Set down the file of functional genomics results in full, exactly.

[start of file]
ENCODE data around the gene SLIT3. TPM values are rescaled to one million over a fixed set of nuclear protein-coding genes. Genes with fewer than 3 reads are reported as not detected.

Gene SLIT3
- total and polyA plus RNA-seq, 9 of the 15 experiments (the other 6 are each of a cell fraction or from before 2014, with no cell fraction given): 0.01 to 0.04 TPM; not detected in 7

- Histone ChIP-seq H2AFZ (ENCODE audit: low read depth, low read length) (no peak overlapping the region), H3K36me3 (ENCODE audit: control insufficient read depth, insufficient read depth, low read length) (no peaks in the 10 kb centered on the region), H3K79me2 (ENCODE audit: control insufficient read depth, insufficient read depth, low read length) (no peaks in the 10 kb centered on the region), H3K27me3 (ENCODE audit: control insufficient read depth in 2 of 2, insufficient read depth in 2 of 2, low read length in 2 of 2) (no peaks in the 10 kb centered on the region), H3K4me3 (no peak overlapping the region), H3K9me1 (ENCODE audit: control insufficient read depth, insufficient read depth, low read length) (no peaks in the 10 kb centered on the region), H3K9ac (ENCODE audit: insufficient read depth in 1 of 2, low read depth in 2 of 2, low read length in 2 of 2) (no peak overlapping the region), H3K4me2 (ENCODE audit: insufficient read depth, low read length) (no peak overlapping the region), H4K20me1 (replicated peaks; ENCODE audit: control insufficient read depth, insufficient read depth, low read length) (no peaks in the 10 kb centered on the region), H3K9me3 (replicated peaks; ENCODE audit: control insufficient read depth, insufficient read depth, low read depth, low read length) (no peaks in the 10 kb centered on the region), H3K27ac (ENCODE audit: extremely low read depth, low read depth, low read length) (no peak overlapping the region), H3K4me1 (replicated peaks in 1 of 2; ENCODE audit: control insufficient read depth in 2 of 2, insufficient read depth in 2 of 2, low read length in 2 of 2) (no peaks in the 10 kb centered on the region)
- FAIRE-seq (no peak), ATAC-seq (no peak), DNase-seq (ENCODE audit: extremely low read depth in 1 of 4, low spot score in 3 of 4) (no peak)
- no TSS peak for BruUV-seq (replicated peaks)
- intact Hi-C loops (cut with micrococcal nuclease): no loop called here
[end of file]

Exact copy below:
ENCODE data around the gene SLIT3. TPM values are rescaled to one million over a fixed set of nuclear protein-coding genes. Genes with fewer than 3 reads are reported as not detected.

Gene SLIT3
- total and polyA plus RNA-seq, 9 of the 15 experiments (the other 6 are each of a cell fraction or from before 2014, with no cell fraction given): 0.01 to 0.04 TPM; not detected in 7

- Histone ChIP-seq H2AFZ (ENCODE audit: low read depth, low read length) (no peak overlapping the region), H3K36me3 (ENCODE audit: control insufficient read depth, insufficient read depth, low read length) (no peaks in the 10 kb centered on the region), H3K79me2 (ENCODE audit: control insufficient read depth, insufficient read depth, low read length) (no peaks in the 10 kb centered on the region), H3K27me3 (ENCODE audit: control insufficient read depth in 2 of 2, insufficient read depth in 2 of 2, low read length in 2 of 2) (no peaks in the 10 kb centered on the region), H3K4me3 (no peak overlapping the region), H3K9me1 (ENCODE audit: control insufficient read depth, insufficient read depth, low read length) (no peaks in the 10 kb centered on the region), H3K9ac (ENCODE audit: insufficient read depth in 1 of 2, low read depth in 2 of 2, low read length in 2 of 2) (no peak overlapping the region), H3K4me2 (ENCODE audit: insufficient read depth, low read length) (no peak overlapping the region), H4K20me1 (replicated peaks; ENCODE audit: control insufficient read depth, insufficient read depth, low read length) (no peaks in the 10 kb centered on the region), H3K9me3 (replicated peaks; ENCODE audit: control insufficient read depth, insufficient read depth, low read depth, low read length) (no peaks in the 10 kb centered on the region), H3K27ac (ENCODE audit: extremely low read depth, low read depth, low read length) (no peak overlapping the region), H3K4me1 (replicated peaks in 1 of 2; ENCODE audit: control insufficient read depth in 2 of 2, insufficient read depth in 2 of 2, low read length in 2 of 2) (no peaks in the 10 kb centered on the region)
- FAIRE-seq (no peak), ATAC-seq (no peak), DNase-seq (ENCODE audit: extremely low read depth in 1 of 4, low spot score in 3 of 4) (no peak)
- no TSS peak for BruUV-seq (replicated peaks)
- intact Hi-C loops (cut with micrococcal nuclease): no loop called here